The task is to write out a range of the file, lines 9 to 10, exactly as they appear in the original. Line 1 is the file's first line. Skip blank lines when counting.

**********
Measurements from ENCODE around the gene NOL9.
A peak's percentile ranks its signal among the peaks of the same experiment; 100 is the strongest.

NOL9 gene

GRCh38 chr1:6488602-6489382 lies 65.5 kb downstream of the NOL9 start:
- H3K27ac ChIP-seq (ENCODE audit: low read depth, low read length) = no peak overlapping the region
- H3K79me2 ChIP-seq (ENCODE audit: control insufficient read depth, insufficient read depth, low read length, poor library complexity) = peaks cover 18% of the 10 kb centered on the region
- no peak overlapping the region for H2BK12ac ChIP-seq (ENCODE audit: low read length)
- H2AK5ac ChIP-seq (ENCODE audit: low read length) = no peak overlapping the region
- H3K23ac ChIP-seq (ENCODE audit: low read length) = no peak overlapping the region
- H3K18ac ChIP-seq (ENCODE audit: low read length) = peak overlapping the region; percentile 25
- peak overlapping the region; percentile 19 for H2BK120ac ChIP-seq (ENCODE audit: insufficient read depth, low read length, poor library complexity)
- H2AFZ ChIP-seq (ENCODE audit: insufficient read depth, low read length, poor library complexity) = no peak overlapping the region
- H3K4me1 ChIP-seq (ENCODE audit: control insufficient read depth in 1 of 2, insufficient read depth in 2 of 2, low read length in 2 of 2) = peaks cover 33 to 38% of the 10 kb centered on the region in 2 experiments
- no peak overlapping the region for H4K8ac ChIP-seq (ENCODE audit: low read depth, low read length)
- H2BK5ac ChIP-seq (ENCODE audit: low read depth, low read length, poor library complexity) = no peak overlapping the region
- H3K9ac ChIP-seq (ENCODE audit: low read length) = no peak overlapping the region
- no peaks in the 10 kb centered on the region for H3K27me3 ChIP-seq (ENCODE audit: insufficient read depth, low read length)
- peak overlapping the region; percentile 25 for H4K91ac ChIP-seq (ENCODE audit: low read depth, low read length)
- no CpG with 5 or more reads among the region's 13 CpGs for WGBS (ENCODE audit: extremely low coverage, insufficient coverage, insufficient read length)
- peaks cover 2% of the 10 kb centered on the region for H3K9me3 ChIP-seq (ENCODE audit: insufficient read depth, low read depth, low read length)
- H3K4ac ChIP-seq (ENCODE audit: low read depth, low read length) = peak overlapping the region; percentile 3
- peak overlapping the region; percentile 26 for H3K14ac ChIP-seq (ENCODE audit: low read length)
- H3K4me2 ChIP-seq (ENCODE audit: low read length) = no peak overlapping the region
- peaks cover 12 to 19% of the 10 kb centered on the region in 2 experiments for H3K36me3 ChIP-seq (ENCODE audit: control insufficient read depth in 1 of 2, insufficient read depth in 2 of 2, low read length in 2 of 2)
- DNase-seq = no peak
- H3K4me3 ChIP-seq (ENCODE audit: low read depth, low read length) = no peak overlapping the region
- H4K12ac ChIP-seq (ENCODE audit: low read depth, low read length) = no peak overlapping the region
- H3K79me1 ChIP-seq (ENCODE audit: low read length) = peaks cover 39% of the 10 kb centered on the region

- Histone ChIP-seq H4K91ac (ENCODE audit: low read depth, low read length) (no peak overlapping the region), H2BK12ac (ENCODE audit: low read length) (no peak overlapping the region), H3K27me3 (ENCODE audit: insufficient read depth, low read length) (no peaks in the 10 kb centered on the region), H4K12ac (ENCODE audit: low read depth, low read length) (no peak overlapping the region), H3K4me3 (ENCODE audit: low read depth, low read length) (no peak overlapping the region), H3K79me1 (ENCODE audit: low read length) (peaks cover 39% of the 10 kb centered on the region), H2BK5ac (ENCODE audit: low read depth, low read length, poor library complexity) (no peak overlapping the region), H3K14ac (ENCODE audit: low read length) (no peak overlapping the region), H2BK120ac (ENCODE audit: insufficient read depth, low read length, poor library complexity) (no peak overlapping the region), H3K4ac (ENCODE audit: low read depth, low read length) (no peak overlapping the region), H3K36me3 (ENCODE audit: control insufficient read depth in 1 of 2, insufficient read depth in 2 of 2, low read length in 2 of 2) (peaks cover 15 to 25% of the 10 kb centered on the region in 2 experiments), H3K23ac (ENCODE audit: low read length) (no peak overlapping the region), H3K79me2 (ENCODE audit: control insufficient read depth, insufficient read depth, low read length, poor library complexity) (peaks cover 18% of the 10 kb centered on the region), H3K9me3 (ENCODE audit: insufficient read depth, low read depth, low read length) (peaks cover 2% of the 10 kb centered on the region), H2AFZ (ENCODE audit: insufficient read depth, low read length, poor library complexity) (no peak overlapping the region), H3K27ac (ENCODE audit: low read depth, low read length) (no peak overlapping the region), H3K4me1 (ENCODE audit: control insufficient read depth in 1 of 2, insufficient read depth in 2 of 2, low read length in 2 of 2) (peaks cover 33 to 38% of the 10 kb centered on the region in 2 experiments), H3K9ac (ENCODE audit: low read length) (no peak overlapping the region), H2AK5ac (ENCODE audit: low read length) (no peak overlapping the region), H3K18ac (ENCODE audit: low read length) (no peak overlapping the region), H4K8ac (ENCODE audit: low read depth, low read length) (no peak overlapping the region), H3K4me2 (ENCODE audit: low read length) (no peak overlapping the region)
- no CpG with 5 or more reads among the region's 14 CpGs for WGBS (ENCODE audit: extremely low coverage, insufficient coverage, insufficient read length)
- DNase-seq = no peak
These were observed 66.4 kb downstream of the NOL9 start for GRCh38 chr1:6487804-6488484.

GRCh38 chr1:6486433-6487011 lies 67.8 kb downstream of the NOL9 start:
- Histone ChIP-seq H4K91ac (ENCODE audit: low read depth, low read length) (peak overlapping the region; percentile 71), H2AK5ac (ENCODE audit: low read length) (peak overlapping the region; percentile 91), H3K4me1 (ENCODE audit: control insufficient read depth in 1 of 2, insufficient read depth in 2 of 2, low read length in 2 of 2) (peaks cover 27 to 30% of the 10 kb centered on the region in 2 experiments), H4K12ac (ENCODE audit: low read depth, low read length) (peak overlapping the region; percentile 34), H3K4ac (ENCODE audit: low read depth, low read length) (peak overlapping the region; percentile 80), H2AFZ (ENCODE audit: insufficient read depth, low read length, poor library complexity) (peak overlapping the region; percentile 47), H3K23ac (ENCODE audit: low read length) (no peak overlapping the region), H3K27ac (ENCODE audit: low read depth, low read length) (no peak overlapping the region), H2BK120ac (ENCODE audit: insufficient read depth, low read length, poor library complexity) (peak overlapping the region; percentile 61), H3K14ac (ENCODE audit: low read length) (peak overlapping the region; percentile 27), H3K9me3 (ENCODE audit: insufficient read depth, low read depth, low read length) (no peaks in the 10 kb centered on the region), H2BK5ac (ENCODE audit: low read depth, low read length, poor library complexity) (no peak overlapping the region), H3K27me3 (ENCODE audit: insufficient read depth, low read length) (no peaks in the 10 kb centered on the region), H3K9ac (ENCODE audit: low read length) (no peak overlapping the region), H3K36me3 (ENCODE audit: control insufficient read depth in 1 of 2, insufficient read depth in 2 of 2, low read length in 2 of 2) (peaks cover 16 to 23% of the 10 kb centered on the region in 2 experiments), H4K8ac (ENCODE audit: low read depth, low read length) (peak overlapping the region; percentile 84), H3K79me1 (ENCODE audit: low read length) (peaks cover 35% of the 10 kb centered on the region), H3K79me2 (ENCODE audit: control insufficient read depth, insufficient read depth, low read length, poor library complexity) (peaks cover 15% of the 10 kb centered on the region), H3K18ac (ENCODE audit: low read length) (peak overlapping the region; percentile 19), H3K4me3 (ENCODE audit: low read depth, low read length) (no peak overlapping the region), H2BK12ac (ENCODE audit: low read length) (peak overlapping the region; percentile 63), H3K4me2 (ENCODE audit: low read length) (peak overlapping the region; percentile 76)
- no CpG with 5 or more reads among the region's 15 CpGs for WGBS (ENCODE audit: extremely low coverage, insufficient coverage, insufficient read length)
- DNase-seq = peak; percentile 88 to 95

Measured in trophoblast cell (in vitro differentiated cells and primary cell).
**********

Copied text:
- H3K23ac ChIP-seq (ENCODE audit: low read length) = no peak overlapping the region
- H3K18ac ChIP-seq (ENCODE audit: low read length) = peak overlapping the region; percentile 25